Readers in eighteenth-century France witnessed both the slow rise of literacy and the rapid growth in both the quantity and variety of print. Historians of Early Modern Europe have investigated existing diaries and private correspondence in order to understand the ways a particular individual responded to this age of expanding print culture. Yet, for studying the responses of the general reading public, historians have relatively less sources to work with. It remains rather difficult to study what people living in the eighteenth century thought about what they read, especially at any kind of large scale. My research presents a new approach: the study of readers’ letters in newspapers published throughout France between 1770–1791. This article explores how the practices that readers and publishers employed to reference print matter helped the reading public conceptualize connections between the text they were reading and the larger media landscape.
Historians of the book have investigated extensively what publications were accessible to eighteenth-century readers. They have also traced the circulation of publications, and that work has shed light on who owned books, and in many cases, the exact titles that people purchased. Drawing upon wills, bankruptcy records, auction catalogs, and publishing house records, historians have reconstructed the shifts in print consumption patterns over the course of the century. The work on the clandestine book trade in France is particularly extensive; such books were published outside of France to avoid censorship, although they were sold widely in France.1 In short, historians know a great deal about this era of print saturation, and in particular, what books people purchased, sold, and passed down. But then as now, owning a book did not necessarily mean one had read it. Even if one did read a particular book, what each reader made of the text varied considerably.2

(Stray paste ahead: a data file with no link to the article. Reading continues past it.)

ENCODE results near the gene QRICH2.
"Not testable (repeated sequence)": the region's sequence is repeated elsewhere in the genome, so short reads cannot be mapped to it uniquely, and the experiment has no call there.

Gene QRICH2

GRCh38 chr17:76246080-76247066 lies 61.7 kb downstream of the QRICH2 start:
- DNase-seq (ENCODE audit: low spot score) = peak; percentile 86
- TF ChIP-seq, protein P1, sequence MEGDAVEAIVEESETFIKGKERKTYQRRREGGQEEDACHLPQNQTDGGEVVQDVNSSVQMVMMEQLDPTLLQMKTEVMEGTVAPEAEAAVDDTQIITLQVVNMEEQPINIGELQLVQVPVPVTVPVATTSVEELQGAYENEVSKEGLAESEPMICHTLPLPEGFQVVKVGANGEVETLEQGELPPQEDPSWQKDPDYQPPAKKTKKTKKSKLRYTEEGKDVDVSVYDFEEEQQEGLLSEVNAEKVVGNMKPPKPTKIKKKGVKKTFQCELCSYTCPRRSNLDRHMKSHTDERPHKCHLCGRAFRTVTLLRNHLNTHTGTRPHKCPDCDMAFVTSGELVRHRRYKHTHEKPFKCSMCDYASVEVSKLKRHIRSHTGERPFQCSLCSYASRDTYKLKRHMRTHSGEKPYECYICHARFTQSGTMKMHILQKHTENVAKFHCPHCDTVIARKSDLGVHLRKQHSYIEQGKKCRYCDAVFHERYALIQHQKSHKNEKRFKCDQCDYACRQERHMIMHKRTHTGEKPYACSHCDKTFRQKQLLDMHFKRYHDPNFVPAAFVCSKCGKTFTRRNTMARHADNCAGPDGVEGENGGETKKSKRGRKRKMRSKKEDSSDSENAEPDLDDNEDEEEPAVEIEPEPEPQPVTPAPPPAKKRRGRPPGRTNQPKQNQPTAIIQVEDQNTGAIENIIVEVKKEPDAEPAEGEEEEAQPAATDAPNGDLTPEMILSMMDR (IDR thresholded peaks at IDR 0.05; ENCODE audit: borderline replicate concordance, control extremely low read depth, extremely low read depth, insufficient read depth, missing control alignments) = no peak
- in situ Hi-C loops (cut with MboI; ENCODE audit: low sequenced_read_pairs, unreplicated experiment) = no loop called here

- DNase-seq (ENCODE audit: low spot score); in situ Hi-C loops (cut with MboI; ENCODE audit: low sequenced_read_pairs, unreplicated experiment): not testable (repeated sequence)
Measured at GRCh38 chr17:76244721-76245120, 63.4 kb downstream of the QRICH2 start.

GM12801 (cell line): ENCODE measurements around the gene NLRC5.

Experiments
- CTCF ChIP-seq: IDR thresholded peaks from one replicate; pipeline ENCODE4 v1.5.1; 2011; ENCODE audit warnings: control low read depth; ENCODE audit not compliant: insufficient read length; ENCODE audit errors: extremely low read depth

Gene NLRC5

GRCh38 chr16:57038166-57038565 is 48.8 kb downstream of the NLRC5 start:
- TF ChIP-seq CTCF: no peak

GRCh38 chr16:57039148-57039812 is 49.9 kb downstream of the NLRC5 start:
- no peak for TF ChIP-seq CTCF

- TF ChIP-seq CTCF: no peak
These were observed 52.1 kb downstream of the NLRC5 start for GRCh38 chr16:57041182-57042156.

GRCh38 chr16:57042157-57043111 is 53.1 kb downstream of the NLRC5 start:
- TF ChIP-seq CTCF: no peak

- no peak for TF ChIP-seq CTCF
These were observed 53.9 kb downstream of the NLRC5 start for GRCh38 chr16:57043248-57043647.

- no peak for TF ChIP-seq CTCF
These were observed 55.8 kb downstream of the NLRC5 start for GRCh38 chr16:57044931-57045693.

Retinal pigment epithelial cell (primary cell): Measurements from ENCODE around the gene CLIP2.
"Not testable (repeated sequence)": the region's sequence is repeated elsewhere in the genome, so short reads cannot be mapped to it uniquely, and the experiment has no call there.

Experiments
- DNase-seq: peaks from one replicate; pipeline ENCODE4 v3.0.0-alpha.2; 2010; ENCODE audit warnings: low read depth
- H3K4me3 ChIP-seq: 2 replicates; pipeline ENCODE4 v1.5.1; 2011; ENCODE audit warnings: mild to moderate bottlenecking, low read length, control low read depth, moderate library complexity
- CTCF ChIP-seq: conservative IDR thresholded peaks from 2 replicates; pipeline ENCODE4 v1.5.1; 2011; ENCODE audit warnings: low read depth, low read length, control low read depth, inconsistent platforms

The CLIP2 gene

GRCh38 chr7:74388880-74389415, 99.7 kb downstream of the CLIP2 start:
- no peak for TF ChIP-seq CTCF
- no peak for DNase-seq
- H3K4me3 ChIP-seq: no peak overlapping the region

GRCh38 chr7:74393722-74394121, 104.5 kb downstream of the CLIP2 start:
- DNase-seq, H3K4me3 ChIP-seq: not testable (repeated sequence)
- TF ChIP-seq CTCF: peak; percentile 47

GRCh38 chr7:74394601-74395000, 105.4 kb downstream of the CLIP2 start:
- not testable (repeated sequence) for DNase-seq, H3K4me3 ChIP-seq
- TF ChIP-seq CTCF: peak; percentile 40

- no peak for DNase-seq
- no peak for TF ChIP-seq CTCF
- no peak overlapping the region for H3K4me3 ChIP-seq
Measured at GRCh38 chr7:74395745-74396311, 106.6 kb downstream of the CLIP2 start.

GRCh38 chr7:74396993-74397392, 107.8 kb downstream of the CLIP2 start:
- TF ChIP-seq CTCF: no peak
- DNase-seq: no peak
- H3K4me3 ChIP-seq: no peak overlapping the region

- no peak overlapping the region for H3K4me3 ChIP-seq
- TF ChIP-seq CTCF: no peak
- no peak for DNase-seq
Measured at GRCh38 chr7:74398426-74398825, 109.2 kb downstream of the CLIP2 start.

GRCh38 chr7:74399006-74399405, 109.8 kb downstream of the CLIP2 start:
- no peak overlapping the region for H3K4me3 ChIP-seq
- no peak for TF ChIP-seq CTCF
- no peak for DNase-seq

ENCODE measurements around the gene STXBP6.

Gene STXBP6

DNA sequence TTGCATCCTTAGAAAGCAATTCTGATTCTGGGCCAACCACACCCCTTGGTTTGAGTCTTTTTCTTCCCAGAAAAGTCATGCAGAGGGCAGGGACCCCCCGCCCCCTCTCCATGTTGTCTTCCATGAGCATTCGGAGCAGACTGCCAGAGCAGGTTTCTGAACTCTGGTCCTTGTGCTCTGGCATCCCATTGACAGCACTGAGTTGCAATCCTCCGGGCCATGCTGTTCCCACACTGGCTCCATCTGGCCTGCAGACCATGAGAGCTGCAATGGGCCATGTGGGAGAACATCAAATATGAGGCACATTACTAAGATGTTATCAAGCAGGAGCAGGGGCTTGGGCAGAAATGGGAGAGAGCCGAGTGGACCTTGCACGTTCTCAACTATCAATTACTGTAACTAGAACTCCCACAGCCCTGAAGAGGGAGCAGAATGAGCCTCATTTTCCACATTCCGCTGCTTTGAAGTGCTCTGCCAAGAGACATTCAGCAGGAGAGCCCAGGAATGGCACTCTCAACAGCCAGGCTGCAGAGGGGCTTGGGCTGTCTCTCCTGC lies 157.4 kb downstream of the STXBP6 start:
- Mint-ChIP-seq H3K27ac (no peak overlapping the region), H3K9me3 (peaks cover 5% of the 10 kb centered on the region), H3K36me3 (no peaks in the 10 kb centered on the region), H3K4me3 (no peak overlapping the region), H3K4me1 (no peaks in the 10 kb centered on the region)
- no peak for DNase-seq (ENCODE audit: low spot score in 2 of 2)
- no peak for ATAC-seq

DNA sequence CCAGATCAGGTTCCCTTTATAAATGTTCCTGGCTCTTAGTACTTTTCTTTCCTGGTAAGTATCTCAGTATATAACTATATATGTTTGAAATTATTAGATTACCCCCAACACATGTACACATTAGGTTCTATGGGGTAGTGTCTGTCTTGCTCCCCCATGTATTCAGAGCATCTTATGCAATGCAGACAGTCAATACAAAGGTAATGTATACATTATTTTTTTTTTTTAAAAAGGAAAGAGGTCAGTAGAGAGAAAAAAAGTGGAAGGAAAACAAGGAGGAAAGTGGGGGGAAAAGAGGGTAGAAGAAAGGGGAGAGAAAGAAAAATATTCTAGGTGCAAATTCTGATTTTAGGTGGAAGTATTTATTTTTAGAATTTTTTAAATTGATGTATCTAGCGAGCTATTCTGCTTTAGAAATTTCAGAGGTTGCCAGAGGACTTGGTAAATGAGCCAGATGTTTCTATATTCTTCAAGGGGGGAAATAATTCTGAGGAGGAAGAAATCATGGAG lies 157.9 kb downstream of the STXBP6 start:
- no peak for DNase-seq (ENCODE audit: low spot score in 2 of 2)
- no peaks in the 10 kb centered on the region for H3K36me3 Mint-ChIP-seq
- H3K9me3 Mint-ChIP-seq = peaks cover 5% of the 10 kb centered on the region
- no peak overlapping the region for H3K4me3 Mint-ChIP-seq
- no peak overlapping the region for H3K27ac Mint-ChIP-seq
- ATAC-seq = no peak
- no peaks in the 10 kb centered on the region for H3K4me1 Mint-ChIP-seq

The sources under study have received little scholarly attention, but they are nevertheless particularly well suited to the study of reception in the eighteenth century: the thousands of letters to the editor published in French newspapers in the last decades of the Old Regime. The first French daily newspaper, the Journal de Paris, began publication in 1777. It followed the format of the short newspapers titled affiches, annonces, et avis divers, generally known as affiches, that were published throughout the kingdom from the 1770s and into the first years of the French Revolution. This paper builds upon my book manuscript, which is a study of the affiches and the engagement of their readers, and which traces the themes and questions that readers brought to the paper as they puzzled through what it meant to live in an age of enlightenment. Within the approximately 7,000 letters under study, writers discussed what they had read, and they reacted to texts. They cited books and other newspapers, and they cited one another. What is more, the editors re-published letters that had appeared in other newspapers, which they indicated in an editorial note that cited the publication.3 But they also cut and pasted sentences, paragraphs, or entire articles without attributing the content.
The newspapers also hold promise for further digital history research. First, with a team of undergraduate students, we are converting the images of the letters to the editor into text files suitable for text analysis. This effort is ongoing.4 Second, I am building a database of the approximately 7,000 letters. The sources are rich in metadata, which include location data (where it was written, published, republished), prosopographical data (the author’s name, pen name, social position, profession, and linked data like VIAF numbers of known authors5), and the relationships to books and ideas (books cited, newspapers cited, and the other newspapers that printed the same letter).